Is the egg donor family my son’s family?
Several years ago we learned who our egg donor was. We learned her name, we met her, and we established a relationship with her. In fact, we adore and love her – LOTS. The relationship she and my son have is actually quite lovely. Really, we couldn’t ask for a nicer person to receive genetics from to complete our family, and I often give thanks for her, and what she helped us with.
Over the years she’s attended recitals, birthday parties, she’s even had Christmas and Thanksgiving dinner with us. To the outside world that might seem sort of odd or peculiar but to us it’s just normal. It’s how life is in our family, and how we roll, and for us it works.
Luckily she lives not to terribly far away, about a 45 minute drive. We can jump in the car and meet her for a meal, or just to hang out (which we have done!) We don’t live in each others back pockets. She leads a very full and independent life like we do, and so we don’t see her every single day, or every single week – sometimes its several months. But we all keep in contact through email, cell, or texting when we don’t see each other, like other families.
Not too terribly long ago our donor and my son were texting back and forth like they do sometimes – and she asked my son if he’d like to meet her sister and her sister’s husband. When my son shared that with me I was left with “Huh, I wonder what precipitated that?” And since that time I have been mulling this over in my head thinking about what that would mean for our family.
My son is a teenager now, it’s not like he’s five. I don’t pick and choose his friends any more than he picks and chooses my friends. I may not like all of his friends but that’s just the way life is. Your kids don’t socialize and hang out with who you want them to – part of raising children is to prepare them for the world, and help them gain independence. So when this information came my way I reached out to folks in my inner circle to ask them what they thought and what they would do.
Their answers were varying. Some wanted to know if this the sisters desire to meet my son or if this was the donors desire to have them meet. I wanted to know that as well for a myriad of reasons. However, what we have all agreed upon is the premise this this needs to be my son’s decision. If it’s something he wants, not something he feels obligated to do, and I agree with that 100%.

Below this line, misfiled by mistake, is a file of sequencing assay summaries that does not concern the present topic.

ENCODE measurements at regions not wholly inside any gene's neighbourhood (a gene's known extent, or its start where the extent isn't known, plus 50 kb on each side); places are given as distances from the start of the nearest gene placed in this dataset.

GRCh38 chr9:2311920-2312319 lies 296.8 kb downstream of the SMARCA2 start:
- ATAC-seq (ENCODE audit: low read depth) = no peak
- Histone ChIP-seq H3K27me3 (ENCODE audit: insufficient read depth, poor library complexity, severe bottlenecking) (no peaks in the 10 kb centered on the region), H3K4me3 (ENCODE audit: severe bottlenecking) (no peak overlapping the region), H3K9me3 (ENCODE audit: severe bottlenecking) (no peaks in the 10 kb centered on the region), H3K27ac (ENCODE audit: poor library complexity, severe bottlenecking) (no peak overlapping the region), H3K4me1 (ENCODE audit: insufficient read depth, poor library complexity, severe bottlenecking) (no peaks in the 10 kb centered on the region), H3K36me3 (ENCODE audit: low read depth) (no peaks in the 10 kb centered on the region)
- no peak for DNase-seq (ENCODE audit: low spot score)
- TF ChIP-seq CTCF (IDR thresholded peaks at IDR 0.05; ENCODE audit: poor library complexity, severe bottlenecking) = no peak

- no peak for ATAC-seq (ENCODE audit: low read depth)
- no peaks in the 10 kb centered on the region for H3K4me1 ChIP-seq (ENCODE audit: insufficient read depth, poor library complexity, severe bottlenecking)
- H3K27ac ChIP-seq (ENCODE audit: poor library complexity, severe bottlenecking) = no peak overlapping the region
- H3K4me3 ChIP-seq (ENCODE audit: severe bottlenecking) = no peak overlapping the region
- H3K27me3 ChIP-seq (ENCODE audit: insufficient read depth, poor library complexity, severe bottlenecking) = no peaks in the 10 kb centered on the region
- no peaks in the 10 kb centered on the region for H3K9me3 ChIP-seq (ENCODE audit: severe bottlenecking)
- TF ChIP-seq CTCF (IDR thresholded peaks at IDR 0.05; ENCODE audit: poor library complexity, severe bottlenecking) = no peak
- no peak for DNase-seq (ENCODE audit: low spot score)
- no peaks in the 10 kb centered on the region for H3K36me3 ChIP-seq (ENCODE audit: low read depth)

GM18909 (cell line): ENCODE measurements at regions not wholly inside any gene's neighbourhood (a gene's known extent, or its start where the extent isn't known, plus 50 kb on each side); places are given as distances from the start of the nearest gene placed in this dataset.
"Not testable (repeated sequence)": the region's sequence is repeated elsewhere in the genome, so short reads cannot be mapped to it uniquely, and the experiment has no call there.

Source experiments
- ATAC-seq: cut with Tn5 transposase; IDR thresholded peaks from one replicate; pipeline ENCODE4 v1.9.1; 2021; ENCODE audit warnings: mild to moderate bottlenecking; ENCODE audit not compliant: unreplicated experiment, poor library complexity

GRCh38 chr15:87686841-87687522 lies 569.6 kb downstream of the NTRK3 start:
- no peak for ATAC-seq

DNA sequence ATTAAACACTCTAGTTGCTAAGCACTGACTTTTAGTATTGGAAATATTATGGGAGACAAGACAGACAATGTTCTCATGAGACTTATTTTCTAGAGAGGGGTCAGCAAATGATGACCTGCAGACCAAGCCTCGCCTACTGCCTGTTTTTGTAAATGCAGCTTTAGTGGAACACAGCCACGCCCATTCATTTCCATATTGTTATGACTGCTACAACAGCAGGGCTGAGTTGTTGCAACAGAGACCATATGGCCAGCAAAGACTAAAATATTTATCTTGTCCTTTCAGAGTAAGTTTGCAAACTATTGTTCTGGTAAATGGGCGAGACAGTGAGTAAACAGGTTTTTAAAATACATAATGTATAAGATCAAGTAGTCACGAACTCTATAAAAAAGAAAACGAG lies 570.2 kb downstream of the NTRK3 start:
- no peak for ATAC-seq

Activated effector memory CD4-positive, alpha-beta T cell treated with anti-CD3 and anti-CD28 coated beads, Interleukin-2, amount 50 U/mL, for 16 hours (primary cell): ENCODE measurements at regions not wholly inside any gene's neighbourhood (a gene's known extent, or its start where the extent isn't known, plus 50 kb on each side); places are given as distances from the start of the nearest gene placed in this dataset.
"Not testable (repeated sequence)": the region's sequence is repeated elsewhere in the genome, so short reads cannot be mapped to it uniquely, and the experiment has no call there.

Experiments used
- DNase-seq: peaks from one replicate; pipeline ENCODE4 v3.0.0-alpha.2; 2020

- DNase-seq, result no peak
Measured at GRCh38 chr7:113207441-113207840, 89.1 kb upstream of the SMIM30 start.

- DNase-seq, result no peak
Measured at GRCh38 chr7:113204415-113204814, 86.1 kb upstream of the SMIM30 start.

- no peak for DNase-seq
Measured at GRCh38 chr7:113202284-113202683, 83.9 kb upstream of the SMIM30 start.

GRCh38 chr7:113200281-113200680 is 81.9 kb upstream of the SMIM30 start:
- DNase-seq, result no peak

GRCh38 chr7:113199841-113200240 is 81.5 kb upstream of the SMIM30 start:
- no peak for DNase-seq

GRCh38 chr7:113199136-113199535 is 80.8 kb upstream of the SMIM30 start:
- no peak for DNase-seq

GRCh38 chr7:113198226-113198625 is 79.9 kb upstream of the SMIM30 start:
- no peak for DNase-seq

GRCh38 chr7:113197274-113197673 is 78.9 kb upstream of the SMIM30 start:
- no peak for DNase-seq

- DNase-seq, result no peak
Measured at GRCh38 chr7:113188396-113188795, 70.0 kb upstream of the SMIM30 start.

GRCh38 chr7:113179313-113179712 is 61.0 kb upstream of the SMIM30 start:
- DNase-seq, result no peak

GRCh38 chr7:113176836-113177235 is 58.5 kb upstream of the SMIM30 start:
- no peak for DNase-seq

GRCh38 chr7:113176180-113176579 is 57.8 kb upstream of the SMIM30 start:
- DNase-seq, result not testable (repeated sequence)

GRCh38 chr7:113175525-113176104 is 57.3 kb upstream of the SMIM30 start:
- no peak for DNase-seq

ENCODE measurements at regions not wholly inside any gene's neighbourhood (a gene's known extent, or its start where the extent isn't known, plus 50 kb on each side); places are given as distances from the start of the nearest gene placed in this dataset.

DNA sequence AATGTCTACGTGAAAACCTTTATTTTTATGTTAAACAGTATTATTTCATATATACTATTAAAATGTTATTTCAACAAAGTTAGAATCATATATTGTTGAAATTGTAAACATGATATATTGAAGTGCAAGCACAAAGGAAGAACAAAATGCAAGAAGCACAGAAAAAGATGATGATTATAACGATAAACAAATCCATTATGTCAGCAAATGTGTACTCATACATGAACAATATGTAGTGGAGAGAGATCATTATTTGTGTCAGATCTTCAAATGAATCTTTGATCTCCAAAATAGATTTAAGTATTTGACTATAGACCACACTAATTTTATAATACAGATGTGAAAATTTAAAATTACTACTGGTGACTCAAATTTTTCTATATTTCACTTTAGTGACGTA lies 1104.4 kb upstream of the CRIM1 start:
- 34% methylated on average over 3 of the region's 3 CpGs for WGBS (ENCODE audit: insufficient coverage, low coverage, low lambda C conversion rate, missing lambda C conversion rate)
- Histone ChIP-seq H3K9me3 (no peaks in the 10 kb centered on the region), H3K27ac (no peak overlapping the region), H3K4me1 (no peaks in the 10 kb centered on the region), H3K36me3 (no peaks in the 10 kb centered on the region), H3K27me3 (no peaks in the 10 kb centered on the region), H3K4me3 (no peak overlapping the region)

It goes back to what I have always said which is “It is child led, every bit of it.”
This can all be very complex with many layers, as well as beautiful at the same time.
But I am still left with the same question — Is the egg donor family my son’s family? When my son and I discuss our egg donors other three or four egg donor cycles (She’s a repeat egg donor) we talk about the kids from those cycles. I have asked my son if he views those children as his half siblings and would he want me to attempt to reach out and contact them. His answer has always been “No not really, I don’t look at them as my siblings, they are just people, I don’t know them.” And so when we talked about his donor and her family he doesn’t view them as his family either. They are just people. In fact, he said that when he expressed an interest in meeting his donor and having continuing contact that didn’t mean her entire family.
I recognize each family is different in how they view what the term family means to them and what that may look like to them.
Interesting, complicated, beautiful, complex, yes?
I’m am the creator of a podcast that tells stories about non-traditional families. I am looking do speak with some Parents via Egg Donation about the choices and circumstances that went into their decisions to use an egg donor.
I realize this is an extremely complex and personal topic but would love to make more people aware of these kinds of stories and remove some of the stigma that exists around them.
Please let me know if you can put me in touch with anyone willing to be interviewed. I am based in New York City but could do an interview via skype or phone for people not in that area.
The podcast is still in production so we don’t have any episodes up yet but I am hoping to have the first episode (concerning marriage) up very soon.